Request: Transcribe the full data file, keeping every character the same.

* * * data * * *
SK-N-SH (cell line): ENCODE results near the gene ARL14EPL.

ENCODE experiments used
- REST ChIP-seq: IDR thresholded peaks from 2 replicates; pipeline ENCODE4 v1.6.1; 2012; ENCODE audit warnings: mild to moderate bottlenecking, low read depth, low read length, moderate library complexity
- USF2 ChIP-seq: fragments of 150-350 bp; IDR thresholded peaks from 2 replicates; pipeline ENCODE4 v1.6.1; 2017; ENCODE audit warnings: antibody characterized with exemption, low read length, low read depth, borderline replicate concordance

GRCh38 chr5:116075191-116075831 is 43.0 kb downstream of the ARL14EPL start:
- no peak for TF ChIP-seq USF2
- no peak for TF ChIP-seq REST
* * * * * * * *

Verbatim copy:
SK-N-SH (cell line): ENCODE results near the gene ARL14EPL.

ENCODE experiments used
- REST ChIP-seq: IDR thresholded peaks from 2 replicates; pipeline ENCODE4 v1.6.1; 2012; ENCODE audit warnings: mild to moderate bottlenecking, low read depth, low read length, moderate library complexity
- USF2 ChIP-seq: fragments of 150-350 bp; IDR thresholded peaks from 2 replicates; pipeline ENCODE4 v1.6.1; 2017; ENCODE audit warnings: antibody characterized with exemption, low read length, low read depth, borderline replicate concordance

GRCh38 chr5:116075191-116075831 is 43.0 kb downstream of the ARL14EPL start:
- no peak for TF ChIP-seq USF2
- no peak for TF ChIP-seq REST